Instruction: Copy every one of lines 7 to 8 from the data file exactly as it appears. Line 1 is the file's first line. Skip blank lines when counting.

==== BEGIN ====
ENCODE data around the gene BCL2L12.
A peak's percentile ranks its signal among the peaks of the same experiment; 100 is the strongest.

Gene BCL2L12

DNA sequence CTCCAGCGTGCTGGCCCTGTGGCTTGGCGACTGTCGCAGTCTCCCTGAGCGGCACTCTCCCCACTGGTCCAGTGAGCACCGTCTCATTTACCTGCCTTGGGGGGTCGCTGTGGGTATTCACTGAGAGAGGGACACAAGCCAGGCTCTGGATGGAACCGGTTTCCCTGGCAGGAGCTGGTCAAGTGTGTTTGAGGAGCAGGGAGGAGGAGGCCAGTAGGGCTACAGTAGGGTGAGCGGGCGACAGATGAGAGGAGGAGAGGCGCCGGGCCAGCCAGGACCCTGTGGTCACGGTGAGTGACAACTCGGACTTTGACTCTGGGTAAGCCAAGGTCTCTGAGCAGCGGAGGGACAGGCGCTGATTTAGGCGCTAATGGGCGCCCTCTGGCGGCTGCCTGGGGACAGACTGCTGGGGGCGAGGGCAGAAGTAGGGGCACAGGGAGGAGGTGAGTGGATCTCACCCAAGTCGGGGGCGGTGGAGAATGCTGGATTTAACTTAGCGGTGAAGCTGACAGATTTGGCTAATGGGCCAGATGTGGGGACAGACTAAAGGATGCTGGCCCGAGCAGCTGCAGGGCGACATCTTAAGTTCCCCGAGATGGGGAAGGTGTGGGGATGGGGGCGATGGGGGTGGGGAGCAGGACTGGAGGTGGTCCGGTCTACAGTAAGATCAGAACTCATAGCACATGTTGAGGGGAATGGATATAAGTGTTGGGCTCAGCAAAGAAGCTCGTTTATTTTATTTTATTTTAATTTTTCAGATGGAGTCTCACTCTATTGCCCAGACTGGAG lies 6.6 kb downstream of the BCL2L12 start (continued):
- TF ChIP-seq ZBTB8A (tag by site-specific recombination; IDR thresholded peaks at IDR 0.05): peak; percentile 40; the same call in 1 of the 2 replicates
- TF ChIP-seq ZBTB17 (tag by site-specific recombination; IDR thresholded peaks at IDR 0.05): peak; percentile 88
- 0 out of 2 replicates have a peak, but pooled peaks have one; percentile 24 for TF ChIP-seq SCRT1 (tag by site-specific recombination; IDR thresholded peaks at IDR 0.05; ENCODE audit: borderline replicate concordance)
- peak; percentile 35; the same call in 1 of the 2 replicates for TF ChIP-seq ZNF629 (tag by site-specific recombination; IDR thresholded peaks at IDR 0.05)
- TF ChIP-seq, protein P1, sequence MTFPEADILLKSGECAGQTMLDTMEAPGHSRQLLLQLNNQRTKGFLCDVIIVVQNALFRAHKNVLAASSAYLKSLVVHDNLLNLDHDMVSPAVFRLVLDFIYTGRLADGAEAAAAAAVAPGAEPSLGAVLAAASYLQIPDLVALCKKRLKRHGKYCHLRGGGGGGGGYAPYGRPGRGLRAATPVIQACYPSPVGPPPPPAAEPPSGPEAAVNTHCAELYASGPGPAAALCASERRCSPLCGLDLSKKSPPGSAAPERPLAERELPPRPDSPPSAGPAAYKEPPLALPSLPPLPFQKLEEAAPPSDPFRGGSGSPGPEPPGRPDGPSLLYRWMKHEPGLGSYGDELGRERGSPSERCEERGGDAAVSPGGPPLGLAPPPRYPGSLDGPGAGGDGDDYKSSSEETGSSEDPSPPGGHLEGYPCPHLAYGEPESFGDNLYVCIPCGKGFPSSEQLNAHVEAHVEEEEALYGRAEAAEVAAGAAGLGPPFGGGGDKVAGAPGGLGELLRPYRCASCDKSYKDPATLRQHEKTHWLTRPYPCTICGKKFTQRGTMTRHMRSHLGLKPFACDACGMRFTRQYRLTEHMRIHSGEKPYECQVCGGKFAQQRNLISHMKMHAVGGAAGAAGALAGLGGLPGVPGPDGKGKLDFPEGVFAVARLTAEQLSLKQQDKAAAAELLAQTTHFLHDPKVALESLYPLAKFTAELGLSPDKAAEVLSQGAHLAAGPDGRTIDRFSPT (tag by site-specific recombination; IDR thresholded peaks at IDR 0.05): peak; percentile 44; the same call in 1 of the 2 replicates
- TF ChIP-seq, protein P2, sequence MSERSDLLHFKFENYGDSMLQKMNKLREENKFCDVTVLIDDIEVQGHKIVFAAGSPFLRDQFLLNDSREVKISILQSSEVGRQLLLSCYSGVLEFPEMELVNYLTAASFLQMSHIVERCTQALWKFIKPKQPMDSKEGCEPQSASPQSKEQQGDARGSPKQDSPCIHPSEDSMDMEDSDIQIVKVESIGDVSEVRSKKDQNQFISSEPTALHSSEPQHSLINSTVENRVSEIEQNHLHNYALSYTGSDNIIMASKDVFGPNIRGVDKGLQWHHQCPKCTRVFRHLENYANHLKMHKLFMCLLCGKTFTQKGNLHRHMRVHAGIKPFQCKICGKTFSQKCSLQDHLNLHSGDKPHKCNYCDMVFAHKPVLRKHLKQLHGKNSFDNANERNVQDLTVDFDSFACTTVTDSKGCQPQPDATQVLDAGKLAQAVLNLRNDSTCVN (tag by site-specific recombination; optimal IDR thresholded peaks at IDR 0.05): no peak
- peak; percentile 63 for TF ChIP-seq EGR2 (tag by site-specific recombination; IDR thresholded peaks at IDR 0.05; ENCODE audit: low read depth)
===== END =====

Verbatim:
- 0 out of 2 replicates have a peak, but pooled peaks have one; percentile 24 for TF ChIP-seq SCRT1 (tag by site-specific recombination; IDR thresholded peaks at IDR 0.05; ENCODE audit: borderline replicate concordance)
- peak; percentile 35; the same call in 1 of the 2 replicates for TF ChIP-seq ZNF629 (tag by site-specific recombination; IDR thresholded peaks at IDR 0.05)